What is Rehab Like?

Drug Rehab

Rehab is a scary word for a lot of folks out there. But it doesn’t have to be. Understanding rehab–what it will be like, how much it will cost, how long you should expect to be there–can take away the fog and provide a ton of comforting clarity the experience. We all have preconceived notions of what rehab is and how it will make us feel. But you never know for sure until you try it. And you’ll certainly have a much harder time getting sober if you don’t. 

What happens in drug rehab, and what kind of treatment is available?

Drug rehab is a place where individuals with substance abuse problems can go to recover from their addiction. In rehab, people go through a variety of different kinds of treatment, including group and individual therapy, 12-step programs, and alternative therapies like yoga or meditation. The goal of rehab is to help people learn how to live a sober life and stay sober. There are people who have successfully completed a rehab program, and certain relapse rates are less common than others. It is an ongoing battle.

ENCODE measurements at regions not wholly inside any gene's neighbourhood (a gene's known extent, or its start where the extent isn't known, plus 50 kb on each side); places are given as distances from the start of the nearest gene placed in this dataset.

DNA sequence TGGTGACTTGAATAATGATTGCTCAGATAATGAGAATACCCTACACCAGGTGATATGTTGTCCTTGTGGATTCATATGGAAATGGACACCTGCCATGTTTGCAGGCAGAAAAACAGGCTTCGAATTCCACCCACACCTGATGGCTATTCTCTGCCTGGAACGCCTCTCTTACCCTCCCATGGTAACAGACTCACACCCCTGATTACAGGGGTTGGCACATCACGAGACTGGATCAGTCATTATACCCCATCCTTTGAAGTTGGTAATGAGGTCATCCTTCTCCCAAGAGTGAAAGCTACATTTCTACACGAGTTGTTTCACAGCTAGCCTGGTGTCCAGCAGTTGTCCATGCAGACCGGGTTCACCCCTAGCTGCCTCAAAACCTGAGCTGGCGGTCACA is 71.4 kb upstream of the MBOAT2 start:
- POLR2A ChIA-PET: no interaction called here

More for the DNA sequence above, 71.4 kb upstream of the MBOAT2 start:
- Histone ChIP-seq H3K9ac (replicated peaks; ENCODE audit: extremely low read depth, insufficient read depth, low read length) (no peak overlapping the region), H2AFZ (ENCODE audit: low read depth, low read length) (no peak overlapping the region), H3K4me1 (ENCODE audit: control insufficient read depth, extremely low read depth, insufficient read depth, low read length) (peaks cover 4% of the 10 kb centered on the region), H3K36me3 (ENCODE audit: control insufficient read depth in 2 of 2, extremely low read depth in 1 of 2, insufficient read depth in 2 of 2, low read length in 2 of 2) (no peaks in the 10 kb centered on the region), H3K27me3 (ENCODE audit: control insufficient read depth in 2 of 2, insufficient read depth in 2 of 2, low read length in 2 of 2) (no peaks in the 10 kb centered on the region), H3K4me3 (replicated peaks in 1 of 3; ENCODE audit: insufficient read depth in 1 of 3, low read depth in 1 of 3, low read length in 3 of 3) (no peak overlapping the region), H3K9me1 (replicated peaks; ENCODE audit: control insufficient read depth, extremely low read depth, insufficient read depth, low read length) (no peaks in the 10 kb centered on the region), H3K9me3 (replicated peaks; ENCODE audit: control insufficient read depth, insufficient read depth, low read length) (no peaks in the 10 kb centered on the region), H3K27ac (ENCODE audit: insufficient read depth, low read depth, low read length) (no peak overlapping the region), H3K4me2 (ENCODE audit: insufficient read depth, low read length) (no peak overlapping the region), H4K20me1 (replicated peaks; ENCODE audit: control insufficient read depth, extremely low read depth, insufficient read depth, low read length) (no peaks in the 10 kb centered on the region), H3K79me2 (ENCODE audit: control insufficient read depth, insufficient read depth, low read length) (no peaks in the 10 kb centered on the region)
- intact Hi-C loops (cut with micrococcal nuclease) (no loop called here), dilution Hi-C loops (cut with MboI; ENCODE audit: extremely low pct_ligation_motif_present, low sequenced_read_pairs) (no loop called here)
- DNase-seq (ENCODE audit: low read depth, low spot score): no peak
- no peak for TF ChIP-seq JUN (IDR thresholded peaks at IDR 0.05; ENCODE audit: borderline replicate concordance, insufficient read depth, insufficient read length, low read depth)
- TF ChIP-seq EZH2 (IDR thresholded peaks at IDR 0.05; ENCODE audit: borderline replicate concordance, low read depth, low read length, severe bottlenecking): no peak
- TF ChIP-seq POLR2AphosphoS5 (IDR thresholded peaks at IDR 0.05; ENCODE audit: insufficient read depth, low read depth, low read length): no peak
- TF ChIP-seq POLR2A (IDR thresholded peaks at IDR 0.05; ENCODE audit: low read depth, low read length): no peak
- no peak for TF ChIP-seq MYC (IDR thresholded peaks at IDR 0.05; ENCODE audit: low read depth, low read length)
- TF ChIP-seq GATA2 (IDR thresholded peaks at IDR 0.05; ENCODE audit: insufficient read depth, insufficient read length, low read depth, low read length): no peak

To begin your drug rehab experience, it’s helpful to learn as much as you can about the center and the program before you get there. Many people do their best during their first rehab visit to decide if the program is right for them. This is called a pre-recovery visit. During this visit, you get to decide if your visit is a positive or negative experience, as well as ask the professionals many questions about the program. You’ll want to make sure you’re satisfied with the decision before you start your actual rehab stay.

Where do people go for drug rehab?

A key factor in whether a person will succeed in rehab and where that rehab takes place is the substance they’re addicted to. The crux of addiction is the dopamine  “reward molecule,” and it’s heavily tied to pleasure — and what you experience when you’re addicted to a drug. Low levels of dopamine output are linked to more risk-taking behavior — and that’s exactly why hard drugs cause addiction in the first place. The brain has a pathway that stops at higher levels of dopamine output — and this threshold is what makes relapse possible. The more times a person overexpresses this pathway, the more susceptible they are to relapse. And it’s this pathway which is problematic in addiction — making it hard to consume less of a dangerous drug, even when doing so would benefit the individual.

What’s next? 

Contact us at Serenity to get started on understanding your needs and what we can provide you. We are your partners and friends in addiction recovery and want to be there for you and your loved ones every step of the way. Don’t be afraid to take the first leap into your brightest future.